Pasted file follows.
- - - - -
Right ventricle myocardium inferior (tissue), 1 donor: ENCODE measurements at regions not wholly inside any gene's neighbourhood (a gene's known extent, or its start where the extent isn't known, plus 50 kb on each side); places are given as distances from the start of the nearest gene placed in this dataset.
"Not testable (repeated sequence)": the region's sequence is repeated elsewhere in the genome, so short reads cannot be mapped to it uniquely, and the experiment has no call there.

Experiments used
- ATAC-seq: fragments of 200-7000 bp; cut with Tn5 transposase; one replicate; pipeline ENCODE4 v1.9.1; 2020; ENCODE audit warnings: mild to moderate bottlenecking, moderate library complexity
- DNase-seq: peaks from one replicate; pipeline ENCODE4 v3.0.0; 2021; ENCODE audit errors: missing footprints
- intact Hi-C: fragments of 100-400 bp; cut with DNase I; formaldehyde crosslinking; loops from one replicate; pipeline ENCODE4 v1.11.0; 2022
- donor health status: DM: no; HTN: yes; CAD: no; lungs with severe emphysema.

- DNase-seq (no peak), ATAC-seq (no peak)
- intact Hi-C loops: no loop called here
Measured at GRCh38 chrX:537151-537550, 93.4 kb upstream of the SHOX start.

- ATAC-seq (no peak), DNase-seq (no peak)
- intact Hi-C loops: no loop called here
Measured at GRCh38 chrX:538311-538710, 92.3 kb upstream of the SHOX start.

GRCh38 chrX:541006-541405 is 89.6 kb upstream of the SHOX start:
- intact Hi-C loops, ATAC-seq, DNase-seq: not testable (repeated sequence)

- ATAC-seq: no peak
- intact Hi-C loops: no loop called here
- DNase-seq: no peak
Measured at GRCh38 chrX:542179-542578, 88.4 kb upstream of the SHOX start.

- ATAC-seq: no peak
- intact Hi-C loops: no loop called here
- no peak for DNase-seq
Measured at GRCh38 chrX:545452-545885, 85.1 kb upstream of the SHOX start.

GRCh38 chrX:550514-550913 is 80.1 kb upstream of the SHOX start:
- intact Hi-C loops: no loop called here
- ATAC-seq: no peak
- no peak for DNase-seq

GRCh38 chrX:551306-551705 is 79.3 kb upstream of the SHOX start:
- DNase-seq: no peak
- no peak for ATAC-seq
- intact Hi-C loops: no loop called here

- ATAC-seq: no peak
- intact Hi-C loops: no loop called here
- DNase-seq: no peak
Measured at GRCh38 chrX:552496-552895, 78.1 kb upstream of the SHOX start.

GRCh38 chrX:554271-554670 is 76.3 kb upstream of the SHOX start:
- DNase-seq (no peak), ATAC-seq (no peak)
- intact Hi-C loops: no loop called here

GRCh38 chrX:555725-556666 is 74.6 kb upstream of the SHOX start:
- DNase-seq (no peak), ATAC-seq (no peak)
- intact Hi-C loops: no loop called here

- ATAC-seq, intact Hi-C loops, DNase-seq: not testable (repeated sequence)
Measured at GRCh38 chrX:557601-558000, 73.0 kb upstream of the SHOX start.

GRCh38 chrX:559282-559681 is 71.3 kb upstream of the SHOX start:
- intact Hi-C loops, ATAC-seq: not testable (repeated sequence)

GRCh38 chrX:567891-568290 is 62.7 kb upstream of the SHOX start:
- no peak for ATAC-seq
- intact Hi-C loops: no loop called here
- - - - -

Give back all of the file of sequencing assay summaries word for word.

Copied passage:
Right ventricle myocardium inferior (tissue), 1 donor: ENCODE measurements at regions not wholly inside any gene's neighbourhood (a gene's known extent, or its start where the extent isn't known, plus 50 kb on each side); places are given as distances from the start of the nearest gene placed in this dataset.
"Not testable (repeated sequence)": the region's sequence is repeated elsewhere in the genome, so short reads cannot be mapped to it uniquely, and the experiment has no call there.

Experiments used
- ATAC-seq: fragments of 200-7000 bp; cut with Tn5 transposase; one replicate; pipeline ENCODE4 v1.9.1; 2020; ENCODE audit warnings: mild to moderate bottlenecking, moderate library complexity
- DNase-seq: peaks from one replicate; pipeline ENCODE4 v3.0.0; 2021; ENCODE audit errors: missing footprints
- intact Hi-C: fragments of 100-400 bp; cut with DNase I; formaldehyde crosslinking; loops from one replicate; pipeline ENCODE4 v1.11.0; 2022
- donor health status: DM: no; HTN: yes; CAD: no; lungs with severe emphysema.

- DNase-seq (no peak), ATAC-seq (no peak)
- intact Hi-C loops: no loop called here
Measured at GRCh38 chrX:537151-537550, 93.4 kb upstream of the SHOX start.

- ATAC-seq (no peak), DNase-seq (no peak)
- intact Hi-C loops: no loop called here
Measured at GRCh38 chrX:538311-538710, 92.3 kb upstream of the SHOX start.

GRCh38 chrX:541006-541405 is 89.6 kb upstream of the SHOX start:
- intact Hi-C loops, ATAC-seq, DNase-seq: not testable (repeated sequence)

- ATAC-seq: no peak
- intact Hi-C loops: no loop called here
- DNase-seq: no peak
Measured at GRCh38 chrX:542179-542578, 88.4 kb upstream of the SHOX start.

- ATAC-seq: no peak
- intact Hi-C loops: no loop called here
- no peak for DNase-seq
Measured at GRCh38 chrX:545452-545885, 85.1 kb upstream of the SHOX start.

GRCh38 chrX:550514-550913 is 80.1 kb upstream of the SHOX start:
- intact Hi-C loops: no loop called here
- ATAC-seq: no peak
- no peak for DNase-seq

GRCh38 chrX:551306-551705 is 79.3 kb upstream of the SHOX start:
- DNase-seq: no peak
- no peak for ATAC-seq
- intact Hi-C loops: no loop called here

- ATAC-seq: no peak
- intact Hi-C loops: no loop called here
- DNase-seq: no peak
Measured at GRCh38 chrX:552496-552895, 78.1 kb upstream of the SHOX start.

GRCh38 chrX:554271-554670 is 76.3 kb upstream of the SHOX start:
- DNase-seq (no peak), ATAC-seq (no peak)
- intact Hi-C loops: no loop called here

GRCh38 chrX:555725-556666 is 74.6 kb upstream of the SHOX start:
- DNase-seq (no peak), ATAC-seq (no peak)
- intact Hi-C loops: no loop called here

- ATAC-seq, intact Hi-C loops, DNase-seq: not testable (repeated sequence)
Measured at GRCh38 chrX:557601-558000, 73.0 kb upstream of the SHOX start.

GRCh38 chrX:559282-559681 is 71.3 kb upstream of the SHOX start:
- intact Hi-C loops, ATAC-seq: not testable (repeated sequence)

GRCh38 chrX:567891-568290 is 62.7 kb upstream of the SHOX start:
- no peak for ATAC-seq
- intact Hi-C loops: no loop called here